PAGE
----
Russia is like a rotten board we see on the side of our house: the deeper we excavate, the more widespread we discover the rot to be. We hope the damage isn’t irreparable nor the repairs too costly.
This week, we learned Russia may have trolled the FBI with spurious intel that ultimately led to former FBI director James Comey’s July pronouncement about Hillary Clinton’s email.
Earlier this month–shortly before President Trump fired him–James Comey told Congress he felt “mildly nauseous” at the suggestion that by publicly speaking about Hillary Clinton’s “carelessness” in using a private email server as secretary of state, he may have influenced the November election outcome.
According to the Washington Post, we now have deeper insight into Comey’s rationale for violating FBI protocol prohibiting commenting on closed cases with no pending charges.
Before Comey’s July announcement, the FBI obtained a dubious Russian intelligence document claiming to cite email communication between then-Attorney General Loretta Lynch and Hillary Clinton’s campaign in which Lynch supposedly assured a Clinton campaign staffer the Justice Department would not scrutinize Clinton’s questioned email server. The FBI did not know where the document came from nor whether it was reputable. The document did not include the email in question but described its contents.
The Post reported many U.S. intelligence officials, believing the document contained either poor intelligence or was inauthentic, said:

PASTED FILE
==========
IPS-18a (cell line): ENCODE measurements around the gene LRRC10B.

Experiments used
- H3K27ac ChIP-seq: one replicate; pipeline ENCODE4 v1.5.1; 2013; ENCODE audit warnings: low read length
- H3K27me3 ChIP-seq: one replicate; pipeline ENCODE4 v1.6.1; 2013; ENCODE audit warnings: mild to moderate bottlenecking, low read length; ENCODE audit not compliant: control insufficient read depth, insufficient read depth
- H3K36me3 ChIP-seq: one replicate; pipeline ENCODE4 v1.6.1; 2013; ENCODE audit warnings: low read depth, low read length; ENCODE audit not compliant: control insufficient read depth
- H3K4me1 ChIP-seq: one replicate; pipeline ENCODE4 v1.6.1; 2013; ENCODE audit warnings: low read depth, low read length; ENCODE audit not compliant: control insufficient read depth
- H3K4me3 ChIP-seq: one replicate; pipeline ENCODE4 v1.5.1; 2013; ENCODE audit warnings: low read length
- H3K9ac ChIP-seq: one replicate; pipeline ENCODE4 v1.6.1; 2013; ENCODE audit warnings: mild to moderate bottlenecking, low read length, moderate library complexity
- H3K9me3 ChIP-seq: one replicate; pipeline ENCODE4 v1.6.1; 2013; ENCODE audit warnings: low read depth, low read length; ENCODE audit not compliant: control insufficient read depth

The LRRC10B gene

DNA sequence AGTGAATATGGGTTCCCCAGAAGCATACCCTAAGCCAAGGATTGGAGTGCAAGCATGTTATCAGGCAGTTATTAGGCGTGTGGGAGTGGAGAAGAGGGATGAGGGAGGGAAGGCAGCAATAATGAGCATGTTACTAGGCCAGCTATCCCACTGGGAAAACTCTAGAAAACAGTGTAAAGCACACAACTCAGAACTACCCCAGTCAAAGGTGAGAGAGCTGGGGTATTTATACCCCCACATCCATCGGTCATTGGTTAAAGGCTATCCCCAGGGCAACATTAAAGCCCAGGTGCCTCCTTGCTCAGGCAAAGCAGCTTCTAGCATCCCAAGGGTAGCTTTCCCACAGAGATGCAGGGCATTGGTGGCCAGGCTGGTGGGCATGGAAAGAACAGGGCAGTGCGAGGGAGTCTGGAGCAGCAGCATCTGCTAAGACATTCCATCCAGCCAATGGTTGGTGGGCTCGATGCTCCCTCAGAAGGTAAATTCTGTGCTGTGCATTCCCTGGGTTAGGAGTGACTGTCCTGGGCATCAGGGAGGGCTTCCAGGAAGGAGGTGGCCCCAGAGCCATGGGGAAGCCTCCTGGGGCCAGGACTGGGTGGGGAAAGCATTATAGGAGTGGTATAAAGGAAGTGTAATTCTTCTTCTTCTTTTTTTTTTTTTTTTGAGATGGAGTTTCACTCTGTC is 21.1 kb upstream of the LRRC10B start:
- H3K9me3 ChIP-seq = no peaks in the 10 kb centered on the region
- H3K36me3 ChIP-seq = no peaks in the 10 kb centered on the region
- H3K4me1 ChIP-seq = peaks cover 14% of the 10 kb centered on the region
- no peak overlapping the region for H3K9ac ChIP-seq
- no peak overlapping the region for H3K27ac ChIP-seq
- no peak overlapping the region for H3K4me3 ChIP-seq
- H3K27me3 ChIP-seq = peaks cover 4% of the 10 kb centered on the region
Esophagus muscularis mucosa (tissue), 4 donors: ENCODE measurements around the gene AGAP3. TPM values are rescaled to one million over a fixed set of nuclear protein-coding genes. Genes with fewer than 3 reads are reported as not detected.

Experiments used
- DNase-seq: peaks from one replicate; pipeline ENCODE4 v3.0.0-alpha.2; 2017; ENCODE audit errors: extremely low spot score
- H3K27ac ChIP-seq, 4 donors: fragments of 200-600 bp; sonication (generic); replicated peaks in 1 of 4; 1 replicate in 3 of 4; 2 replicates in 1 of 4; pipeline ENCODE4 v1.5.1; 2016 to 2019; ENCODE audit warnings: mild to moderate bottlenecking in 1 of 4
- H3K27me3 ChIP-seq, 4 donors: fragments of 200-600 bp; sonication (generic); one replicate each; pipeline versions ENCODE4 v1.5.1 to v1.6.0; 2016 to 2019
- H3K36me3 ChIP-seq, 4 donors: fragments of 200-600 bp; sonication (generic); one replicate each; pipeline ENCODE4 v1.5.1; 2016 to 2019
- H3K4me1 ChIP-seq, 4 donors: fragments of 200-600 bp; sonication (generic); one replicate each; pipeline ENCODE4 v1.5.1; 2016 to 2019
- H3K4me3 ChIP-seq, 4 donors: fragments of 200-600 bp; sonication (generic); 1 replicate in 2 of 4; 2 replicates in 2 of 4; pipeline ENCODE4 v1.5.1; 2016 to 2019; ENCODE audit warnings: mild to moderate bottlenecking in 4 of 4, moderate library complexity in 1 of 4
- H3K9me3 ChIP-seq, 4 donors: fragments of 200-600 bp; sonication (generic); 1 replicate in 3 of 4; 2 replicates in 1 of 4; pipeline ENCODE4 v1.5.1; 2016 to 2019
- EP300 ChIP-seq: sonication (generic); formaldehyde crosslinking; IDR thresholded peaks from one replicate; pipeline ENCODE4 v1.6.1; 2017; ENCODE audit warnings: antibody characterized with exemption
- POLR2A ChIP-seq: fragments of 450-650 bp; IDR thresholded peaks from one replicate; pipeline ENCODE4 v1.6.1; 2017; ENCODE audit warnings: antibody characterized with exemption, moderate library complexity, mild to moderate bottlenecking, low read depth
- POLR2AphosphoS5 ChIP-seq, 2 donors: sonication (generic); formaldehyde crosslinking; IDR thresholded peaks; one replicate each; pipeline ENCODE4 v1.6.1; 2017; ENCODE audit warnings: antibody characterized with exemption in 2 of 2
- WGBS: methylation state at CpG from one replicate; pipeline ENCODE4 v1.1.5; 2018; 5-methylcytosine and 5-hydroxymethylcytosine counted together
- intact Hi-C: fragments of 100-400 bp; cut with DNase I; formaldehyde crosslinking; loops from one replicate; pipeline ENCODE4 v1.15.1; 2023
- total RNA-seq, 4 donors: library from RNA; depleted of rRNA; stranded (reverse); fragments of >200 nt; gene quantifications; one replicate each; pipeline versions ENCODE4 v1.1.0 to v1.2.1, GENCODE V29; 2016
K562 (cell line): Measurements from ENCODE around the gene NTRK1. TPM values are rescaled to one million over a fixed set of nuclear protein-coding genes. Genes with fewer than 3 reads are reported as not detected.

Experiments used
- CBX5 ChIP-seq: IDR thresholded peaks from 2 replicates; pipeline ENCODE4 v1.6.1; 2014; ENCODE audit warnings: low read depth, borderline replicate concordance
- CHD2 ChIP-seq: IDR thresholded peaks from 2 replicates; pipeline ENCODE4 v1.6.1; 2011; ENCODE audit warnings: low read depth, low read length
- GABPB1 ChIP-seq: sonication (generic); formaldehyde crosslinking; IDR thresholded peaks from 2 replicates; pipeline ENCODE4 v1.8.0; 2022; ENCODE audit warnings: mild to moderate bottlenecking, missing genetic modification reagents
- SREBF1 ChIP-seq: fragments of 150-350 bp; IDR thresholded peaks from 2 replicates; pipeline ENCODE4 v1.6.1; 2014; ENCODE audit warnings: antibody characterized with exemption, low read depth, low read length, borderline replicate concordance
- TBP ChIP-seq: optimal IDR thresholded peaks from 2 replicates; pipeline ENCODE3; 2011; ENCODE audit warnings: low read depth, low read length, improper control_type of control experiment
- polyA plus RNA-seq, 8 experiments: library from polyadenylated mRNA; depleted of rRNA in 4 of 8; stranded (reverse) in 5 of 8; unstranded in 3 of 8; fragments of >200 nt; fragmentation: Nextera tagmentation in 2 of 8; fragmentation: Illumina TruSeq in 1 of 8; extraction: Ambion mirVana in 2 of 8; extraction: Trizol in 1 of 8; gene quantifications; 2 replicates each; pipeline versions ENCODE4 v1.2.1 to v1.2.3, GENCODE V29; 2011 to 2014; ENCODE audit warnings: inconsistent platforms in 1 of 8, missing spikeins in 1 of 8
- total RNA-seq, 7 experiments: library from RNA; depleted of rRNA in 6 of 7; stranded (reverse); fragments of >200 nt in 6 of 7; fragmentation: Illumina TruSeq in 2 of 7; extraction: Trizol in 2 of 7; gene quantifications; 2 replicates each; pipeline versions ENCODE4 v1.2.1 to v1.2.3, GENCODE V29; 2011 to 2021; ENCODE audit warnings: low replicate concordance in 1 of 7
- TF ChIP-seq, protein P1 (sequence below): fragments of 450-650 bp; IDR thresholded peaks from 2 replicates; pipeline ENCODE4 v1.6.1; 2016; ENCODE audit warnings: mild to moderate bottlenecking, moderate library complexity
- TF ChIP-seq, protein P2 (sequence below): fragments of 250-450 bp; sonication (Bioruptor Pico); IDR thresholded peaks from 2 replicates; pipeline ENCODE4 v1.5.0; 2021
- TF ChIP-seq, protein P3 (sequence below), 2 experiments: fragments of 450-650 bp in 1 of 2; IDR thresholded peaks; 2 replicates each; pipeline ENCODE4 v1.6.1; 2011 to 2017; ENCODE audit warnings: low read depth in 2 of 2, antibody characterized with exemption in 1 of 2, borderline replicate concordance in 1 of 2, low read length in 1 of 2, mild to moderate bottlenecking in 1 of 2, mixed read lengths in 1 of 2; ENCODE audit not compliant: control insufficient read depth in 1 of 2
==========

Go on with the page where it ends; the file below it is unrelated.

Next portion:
“[The document was] junk and unreliable and based on multiple layers of hearsay.”
Agency officials attempted to verify the document’s legitimacy through searching the email in question, but found nothing. They also interviewed Attorney General Lynch, who stated she never communicated with the Clinton staffer.
However, the document apparently affected Comey who felt he needed to go public about the Clinton email server case to preempt any accusations of collusion or favoritism. He did this without notifying Lynch. So, in the midst of the most heated general election in recent memory, Comey stepped forward to criticize Hillary Clinton’s electronic handling of classified material. Some argue this helped Donald Trump clinch the presidency.
The New York Times reported on the document last April, but did not characterize it as a document coming from Russian intelligence officers, and did not question its validity.
The Times reported:
“The document, which has been described as both a memo and an email, was written by a Democratic operative who expressed confidence that Ms. Lynch would keep the Clinton investigation from going too far.”
Both the Post and the Times stated Director Comey feared Wikileaks might leak the document and undermine the public’s view of the Justice Department’s integrity.
No wonder Comey felt “mildly nauseous.”
That’s putting it mildly.
Featured image from YouTube video.